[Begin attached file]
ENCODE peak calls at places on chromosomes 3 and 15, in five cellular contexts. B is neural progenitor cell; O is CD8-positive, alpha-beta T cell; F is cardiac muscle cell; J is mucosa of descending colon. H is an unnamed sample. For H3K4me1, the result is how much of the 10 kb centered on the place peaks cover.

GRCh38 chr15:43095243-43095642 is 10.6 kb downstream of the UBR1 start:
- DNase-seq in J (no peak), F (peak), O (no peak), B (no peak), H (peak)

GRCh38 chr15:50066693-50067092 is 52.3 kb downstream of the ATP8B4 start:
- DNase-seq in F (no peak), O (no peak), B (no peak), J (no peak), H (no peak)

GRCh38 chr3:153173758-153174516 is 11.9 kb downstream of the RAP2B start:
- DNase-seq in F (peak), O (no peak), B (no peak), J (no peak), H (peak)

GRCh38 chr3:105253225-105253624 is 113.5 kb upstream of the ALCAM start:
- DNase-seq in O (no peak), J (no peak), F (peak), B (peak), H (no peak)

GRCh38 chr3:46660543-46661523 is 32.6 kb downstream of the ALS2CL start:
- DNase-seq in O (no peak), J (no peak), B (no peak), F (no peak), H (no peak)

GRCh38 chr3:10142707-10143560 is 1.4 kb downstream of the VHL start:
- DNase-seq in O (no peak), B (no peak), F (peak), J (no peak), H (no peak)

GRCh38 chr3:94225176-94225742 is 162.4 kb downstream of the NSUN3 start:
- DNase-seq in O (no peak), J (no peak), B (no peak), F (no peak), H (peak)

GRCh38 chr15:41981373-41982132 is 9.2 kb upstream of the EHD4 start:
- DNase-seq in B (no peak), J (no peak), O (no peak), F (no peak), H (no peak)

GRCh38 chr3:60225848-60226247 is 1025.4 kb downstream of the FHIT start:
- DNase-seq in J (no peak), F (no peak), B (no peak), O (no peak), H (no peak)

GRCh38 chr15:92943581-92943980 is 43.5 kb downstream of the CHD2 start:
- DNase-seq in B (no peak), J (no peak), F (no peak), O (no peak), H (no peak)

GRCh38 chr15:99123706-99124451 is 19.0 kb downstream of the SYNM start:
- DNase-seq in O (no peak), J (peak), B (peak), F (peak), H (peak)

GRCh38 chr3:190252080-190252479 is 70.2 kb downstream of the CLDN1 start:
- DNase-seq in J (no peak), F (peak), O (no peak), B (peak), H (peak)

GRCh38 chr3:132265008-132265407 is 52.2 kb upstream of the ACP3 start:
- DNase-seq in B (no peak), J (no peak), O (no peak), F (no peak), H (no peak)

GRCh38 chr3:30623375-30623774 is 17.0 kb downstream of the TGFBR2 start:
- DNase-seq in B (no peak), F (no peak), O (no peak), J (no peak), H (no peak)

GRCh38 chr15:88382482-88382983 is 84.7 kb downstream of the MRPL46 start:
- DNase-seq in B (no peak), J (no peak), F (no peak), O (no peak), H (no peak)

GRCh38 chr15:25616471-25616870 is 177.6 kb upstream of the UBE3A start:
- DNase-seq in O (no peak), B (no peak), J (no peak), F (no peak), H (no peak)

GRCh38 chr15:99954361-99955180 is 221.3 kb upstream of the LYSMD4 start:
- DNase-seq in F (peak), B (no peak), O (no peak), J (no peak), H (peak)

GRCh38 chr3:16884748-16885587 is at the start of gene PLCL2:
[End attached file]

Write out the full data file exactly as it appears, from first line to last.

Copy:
ENCODE peak calls at places on chromosomes 3 and 15, in five cellular contexts. B is neural progenitor cell; O is CD8-positive, alpha-beta T cell; F is cardiac muscle cell; J is mucosa of descending colon. H is an unnamed sample. For H3K4me1, the result is how much of the 10 kb centered on the place peaks cover.

GRCh38 chr15:43095243-43095642 is 10.6 kb downstream of the UBR1 start:
- DNase-seq in J (no peak), F (peak), O (no peak), B (no peak), H (peak)

GRCh38 chr15:50066693-50067092 is 52.3 kb downstream of the ATP8B4 start:
- DNase-seq in F (no peak), O (no peak), B (no peak), J (no peak), H (no peak)

GRCh38 chr3:153173758-153174516 is 11.9 kb downstream of the RAP2B start:
- DNase-seq in F (peak), O (no peak), B (no peak), J (no peak), H (peak)

GRCh38 chr3:105253225-105253624 is 113.5 kb upstream of the ALCAM start:
- DNase-seq in O (no peak), J (no peak), F (peak), B (peak), H (no peak)

GRCh38 chr3:46660543-46661523 is 32.6 kb downstream of the ALS2CL start:
- DNase-seq in O (no peak), J (no peak), B (no peak), F (no peak), H (no peak)

GRCh38 chr3:10142707-10143560 is 1.4 kb downstream of the VHL start:
- DNase-seq in O (no peak), B (no peak), F (peak), J (no peak), H (no peak)

GRCh38 chr3:94225176-94225742 is 162.4 kb downstream of the NSUN3 start:
- DNase-seq in O (no peak), J (no peak), B (no peak), F (no peak), H (peak)

GRCh38 chr15:41981373-41982132 is 9.2 kb upstream of the EHD4 start:
- DNase-seq in B (no peak), J (no peak), O (no peak), F (no peak), H (no peak)

GRCh38 chr3:60225848-60226247 is 1025.4 kb downstream of the FHIT start:
- DNase-seq in J (no peak), F (no peak), B (no peak), O (no peak), H (no peak)

GRCh38 chr15:92943581-92943980 is 43.5 kb downstream of the CHD2 start:
- DNase-seq in B (no peak), J (no peak), F (no peak), O (no peak), H (no peak)

GRCh38 chr15:99123706-99124451 is 19.0 kb downstream of the SYNM start:
- DNase-seq in O (no peak), J (peak), B (peak), F (peak), H (peak)

GRCh38 chr3:190252080-190252479 is 70.2 kb downstream of the CLDN1 start:
- DNase-seq in J (no peak), F (peak), O (no peak), B (peak), H (peak)

GRCh38 chr3:132265008-132265407 is 52.2 kb upstream of the ACP3 start:
- DNase-seq in B (no peak), J (no peak), O (no peak), F (no peak), H (no peak)

GRCh38 chr3:30623375-30623774 is 17.0 kb downstream of the TGFBR2 start:
- DNase-seq in B (no peak), F (no peak), O (no peak), J (no peak), H (no peak)

GRCh38 chr15:88382482-88382983 is 84.7 kb downstream of the MRPL46 start:
- DNase-seq in B (no peak), J (no peak), F (no peak), O (no peak), H (no peak)

GRCh38 chr15:25616471-25616870 is 177.6 kb upstream of the UBE3A start:
- DNase-seq in O (no peak), B (no peak), J (no peak), F (no peak), H (no peak)

GRCh38 chr15:99954361-99955180 is 221.3 kb upstream of the LYSMD4 start:
- DNase-seq in F (peak), B (no peak), O (no peak), J (no peak), H (peak)

GRCh38 chr3:16884748-16885587 is at the start of gene PLCL2: